From an analyst’s perspective, fluency in the languages of probability and hypothesis testing are paramount, since they are often the first point of contact for evaluating testing needs and the information which may (or may not) be possible to glean from a test.
The Validity-Actionability tradeoff
We can think of the third and final decision as the oft-dreaded-but-supremely-important issue of balancing between actionability and validity. For our business executive from above, this is an issue of quantifying the uncertainty around how a test “will” affect the business.
In some ways, this is a culmination of the first two decisions: deciding how to prioritize actionable or valid results comes, in part, from first identifying counterfactuals and settling on decision rules.
A choice-agnostic strategy where decisions are made probabilistically might prioritize actionability: the priority here is to make a choice and move forward. A status quo strategy where decisions are made as choices, however, might prioritize validity: here, it is better to stay where you are in the face of uncertainty until given enough evidence to choose otherwise.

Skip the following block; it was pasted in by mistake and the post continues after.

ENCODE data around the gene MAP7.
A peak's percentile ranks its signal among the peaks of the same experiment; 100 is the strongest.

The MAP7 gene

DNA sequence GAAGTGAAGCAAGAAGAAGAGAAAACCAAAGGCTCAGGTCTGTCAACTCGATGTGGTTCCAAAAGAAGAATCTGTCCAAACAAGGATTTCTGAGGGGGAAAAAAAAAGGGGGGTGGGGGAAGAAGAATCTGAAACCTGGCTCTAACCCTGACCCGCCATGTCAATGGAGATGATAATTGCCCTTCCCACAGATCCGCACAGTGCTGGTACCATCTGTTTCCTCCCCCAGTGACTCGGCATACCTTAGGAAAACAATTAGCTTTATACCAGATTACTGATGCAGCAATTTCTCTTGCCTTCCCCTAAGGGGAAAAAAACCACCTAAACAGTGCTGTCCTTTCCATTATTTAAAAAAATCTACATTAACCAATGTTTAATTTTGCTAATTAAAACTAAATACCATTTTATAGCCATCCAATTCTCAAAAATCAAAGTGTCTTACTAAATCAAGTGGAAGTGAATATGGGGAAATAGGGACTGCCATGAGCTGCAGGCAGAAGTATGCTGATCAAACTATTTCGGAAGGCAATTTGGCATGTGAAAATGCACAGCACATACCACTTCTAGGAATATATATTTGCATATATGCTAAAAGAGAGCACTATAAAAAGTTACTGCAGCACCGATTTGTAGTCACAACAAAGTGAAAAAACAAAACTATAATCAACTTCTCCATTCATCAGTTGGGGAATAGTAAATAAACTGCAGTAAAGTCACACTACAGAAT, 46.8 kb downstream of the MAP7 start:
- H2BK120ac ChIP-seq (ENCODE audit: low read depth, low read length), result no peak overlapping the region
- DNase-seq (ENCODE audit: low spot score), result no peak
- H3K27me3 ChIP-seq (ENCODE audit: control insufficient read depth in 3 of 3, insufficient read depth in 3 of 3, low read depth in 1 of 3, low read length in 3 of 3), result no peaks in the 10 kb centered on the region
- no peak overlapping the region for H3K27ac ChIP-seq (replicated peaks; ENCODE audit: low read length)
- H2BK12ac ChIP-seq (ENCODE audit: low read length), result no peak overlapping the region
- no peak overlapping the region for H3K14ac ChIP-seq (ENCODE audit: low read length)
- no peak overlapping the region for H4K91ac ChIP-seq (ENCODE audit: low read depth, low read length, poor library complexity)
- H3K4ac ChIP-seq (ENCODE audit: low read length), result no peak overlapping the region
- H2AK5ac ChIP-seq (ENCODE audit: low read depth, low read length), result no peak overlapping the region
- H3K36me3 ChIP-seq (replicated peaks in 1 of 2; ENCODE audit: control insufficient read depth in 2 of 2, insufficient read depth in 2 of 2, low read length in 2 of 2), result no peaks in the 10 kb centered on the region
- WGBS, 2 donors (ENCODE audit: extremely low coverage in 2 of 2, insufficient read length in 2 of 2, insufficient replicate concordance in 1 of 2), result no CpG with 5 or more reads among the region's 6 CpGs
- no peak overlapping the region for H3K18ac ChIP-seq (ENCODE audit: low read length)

Statistically, bias refers to whether the inferences we make—and the uncertainty we draw around those inferences—reflect some truth about the real world.
Falsely extrapolating from a biased test design, for example, can have implications later on when implementations either do not pan out or, worse, actually turn out to be harmful. A Physicist designing a combustion engine has little to no room for bias, likely erring on the side of caution rather than risking an invalid inference for the sake of actionability.
However, the tradeoff lies in the fact that decisions must be made, given the fact of the world we began with: that the world is uncertain, and there is always the possibility of false extrapolation, imprecise estimates, or faulty samples in a test.